Baptists and the American Civil War: December 20, 1862

Southern Baptist foreign mission and Indian mission efforts have fallen by the wayside, spiritual casualties of the war. In their place is a now-intense focus on mission work among the Confederacy’s white men serving in the army. Believing they are called of God to save the army in order to save the nation, Baptist leaders of the South are daily rallying home front support for the evangelization of an army full of wickedness.

This (soldier’s colportage) is now the work of Christians. The Providence of God has cut us off from other fields of usefulness, and, in this, has opened for us a mighty theatre for the fullest display of christian liberality, effort and sacrifice. We dare not neglect the cultivation of this golden opportunity for the evangelization of our people: Christians, at the peril of the divine displeasure only, may omit to share in the sacrifices and exertions attendant upon this great work. Never before, in the history of nations or of wars, was there such an opportunity for the display of christian zeal, for benefitting one’s own country, or for softening the rigors of war and the cruelties of man, by the sweet amenities of the Gospel.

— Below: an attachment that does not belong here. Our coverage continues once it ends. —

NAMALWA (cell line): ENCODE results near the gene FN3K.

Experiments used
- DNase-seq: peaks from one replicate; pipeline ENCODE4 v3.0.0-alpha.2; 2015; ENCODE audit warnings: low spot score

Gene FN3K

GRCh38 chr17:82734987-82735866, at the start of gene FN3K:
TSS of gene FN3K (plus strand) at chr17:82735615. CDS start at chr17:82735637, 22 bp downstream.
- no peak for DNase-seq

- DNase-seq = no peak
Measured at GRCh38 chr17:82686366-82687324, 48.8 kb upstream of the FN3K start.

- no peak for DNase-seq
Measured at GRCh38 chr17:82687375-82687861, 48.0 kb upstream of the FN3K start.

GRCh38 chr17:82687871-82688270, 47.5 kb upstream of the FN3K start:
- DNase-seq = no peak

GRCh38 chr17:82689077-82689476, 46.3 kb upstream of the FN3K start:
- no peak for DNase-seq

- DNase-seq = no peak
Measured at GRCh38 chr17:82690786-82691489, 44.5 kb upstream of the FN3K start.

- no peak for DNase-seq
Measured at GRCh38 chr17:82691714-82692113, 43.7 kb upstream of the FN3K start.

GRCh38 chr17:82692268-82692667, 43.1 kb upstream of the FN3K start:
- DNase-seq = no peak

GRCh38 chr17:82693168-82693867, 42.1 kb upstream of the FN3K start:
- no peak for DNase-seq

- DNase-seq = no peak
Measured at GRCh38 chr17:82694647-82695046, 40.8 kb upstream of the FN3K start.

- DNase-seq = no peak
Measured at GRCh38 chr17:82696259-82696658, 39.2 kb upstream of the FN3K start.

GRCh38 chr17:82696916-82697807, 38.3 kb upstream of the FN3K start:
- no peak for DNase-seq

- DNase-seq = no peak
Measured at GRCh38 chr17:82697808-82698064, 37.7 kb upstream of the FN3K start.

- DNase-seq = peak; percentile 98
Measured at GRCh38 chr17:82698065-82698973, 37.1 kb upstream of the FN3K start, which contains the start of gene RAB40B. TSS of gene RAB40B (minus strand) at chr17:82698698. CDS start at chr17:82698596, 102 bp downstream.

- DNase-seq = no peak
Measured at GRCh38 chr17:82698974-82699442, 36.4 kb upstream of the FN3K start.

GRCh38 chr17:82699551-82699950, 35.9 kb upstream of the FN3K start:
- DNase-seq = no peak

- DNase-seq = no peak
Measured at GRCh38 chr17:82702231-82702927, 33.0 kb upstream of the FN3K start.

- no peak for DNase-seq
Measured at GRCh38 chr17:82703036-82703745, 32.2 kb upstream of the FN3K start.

The delightful duty is offered to all; and its benefits accrue to all. Our country–our own beloved country–those whom we love, and who are laying down their lives for us and for our happiness, are the recipients of our bounty and the objects of our beneficence.

Agents the most simple, and at the same time the most comprehensive and efficacious, are employed–they are simply the diffusion, by faithful colporteurs, of evangelical truth, and the christian converse of zealous missionaries. In Richmond and Petersburg, Va.; in Charleston, S.C., and in Macon, Ga., are publication societies, whose Tracts are being scattered all through our armies, and whose colporteurs are braving the wind, the storm, the rain and the cold, in order to reach the rank and file and sow the seeds of eternal life.

Let us help those men with our money. Thus will we best encourage the defenders of our soil, and secure the blessings of Almighty God.

Sources: “Soldier’s Colportage,” Christian Index, December 16, 1862; an example of a Confederate religious tract (link); image (link)